But even though my family recognizes my strong eco-bend, sometimes they’re still kinda surprised that I’d rather put out (and wash) regular plates for a larger gathering than to use something disposable.
They often consider disposable options for a larger party must be more convenient.
Truly here’s how much effort I’m faced with by using our existing household plates:
Scrape plates, load into dishwasher, push button.
Now I realize that if you had to hand-wash your dishes you may feel differently. But for me there’s really just no downside to using our own household plates and flatware.
We reuse them over & over again for years instead of buying something disposable over and over.
It’s certainly the simplest way to stand by my eco-friendly convictions.
Buying Reusable Party Dining Ware
Some people are uncomfortable using their household plates and utensils in this manner. Maybe their dishes are more fragile, they’re sentimental or perhaps a little more expensive. There’s an easy fix for that too.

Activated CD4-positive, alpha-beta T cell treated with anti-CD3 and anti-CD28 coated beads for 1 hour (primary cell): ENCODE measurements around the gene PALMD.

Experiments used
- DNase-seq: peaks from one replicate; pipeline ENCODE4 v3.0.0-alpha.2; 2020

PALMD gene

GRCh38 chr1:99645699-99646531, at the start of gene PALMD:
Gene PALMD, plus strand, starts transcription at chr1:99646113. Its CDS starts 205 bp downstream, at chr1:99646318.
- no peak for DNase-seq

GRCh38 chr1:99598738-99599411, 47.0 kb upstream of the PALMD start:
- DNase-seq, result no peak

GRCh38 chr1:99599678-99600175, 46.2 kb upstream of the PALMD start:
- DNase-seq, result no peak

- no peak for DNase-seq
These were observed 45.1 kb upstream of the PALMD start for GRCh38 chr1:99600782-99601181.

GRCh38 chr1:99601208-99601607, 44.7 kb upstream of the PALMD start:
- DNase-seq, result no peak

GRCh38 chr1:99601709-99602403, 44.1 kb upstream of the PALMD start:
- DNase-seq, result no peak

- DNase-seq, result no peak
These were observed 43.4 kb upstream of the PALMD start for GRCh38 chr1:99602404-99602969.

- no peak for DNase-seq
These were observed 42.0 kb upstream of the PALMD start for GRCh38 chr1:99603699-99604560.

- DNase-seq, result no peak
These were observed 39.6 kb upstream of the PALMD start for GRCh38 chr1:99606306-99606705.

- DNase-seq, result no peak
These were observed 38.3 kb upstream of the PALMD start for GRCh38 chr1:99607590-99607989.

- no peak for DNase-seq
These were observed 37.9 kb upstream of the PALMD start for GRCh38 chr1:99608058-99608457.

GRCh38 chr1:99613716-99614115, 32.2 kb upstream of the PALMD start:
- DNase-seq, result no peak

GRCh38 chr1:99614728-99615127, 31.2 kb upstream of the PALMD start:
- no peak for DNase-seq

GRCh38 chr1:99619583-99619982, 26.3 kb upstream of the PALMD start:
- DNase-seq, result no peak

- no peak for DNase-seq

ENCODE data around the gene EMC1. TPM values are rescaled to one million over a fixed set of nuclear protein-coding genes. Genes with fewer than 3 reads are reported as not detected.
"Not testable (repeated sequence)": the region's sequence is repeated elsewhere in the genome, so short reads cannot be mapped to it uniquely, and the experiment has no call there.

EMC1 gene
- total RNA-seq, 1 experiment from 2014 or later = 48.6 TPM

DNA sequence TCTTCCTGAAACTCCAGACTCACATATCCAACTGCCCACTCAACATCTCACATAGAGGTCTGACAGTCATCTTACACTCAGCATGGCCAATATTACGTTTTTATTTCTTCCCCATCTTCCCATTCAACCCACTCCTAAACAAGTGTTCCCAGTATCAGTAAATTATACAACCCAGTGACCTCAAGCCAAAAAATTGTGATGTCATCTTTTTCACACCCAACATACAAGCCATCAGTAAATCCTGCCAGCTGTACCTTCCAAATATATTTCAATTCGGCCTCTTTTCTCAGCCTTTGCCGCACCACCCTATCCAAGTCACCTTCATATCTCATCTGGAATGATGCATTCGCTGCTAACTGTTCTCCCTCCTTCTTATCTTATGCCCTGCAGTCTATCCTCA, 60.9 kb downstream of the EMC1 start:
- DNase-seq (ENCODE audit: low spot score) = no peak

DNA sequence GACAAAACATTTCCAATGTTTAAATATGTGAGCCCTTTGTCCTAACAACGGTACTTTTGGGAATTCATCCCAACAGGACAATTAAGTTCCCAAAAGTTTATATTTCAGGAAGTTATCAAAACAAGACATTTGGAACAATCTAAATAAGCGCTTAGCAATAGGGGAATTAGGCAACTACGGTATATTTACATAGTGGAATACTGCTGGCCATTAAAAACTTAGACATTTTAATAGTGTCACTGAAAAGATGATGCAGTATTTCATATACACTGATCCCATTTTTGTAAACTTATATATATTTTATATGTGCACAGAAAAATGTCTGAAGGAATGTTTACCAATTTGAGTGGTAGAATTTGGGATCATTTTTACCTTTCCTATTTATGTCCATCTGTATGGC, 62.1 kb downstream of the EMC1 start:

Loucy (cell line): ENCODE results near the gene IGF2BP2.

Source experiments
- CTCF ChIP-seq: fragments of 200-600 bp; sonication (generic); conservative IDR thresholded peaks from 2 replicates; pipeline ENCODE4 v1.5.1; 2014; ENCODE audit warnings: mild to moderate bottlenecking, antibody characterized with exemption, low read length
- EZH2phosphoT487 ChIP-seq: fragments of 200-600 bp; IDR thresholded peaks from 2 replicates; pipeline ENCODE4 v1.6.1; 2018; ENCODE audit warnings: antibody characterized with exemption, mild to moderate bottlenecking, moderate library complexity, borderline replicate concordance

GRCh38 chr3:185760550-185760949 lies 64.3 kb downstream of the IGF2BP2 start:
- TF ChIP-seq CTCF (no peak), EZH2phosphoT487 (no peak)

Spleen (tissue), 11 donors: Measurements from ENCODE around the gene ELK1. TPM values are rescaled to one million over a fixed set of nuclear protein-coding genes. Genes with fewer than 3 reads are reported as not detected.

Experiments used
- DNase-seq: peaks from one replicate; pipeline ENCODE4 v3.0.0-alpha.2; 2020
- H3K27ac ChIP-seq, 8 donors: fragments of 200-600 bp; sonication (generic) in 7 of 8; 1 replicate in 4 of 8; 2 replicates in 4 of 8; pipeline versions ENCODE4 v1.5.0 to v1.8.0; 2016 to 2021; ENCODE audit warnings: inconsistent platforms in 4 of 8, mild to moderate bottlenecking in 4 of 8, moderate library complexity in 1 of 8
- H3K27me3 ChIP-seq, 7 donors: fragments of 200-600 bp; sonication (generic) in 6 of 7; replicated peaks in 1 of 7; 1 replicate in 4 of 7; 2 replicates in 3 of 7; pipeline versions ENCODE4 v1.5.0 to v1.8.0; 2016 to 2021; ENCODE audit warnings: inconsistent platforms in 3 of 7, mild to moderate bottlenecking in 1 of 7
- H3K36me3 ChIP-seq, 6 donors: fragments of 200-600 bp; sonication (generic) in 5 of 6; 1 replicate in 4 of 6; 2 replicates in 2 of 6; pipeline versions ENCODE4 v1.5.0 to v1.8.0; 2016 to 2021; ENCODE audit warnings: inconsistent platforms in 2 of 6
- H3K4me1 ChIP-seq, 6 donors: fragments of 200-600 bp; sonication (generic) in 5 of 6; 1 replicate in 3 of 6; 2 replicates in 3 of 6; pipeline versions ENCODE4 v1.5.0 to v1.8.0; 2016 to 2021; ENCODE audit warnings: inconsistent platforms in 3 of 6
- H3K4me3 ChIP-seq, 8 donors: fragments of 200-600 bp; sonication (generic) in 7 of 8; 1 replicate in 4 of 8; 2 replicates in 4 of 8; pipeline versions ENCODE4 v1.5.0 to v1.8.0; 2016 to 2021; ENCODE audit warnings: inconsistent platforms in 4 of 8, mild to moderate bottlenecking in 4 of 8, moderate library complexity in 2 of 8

You can go to thrift stores and buy lightweight plates and flatware specifically for use at your parties.
The benefit is that you stand less chance of breaking your own plates or losing your own flatware. Those dishes are simply washed and stored in tubs along with other party items to be used again next time.
It’s still a good, green, more eco-friendly option than purchasing disposable dining items just to throw them away and buy them again & again.
Plus if you’re Buying Things Used at a charitable thrift store, pat yourself on the back. You’ve made double use out of your money since your purchase also helps fund a charitable cause you believe in.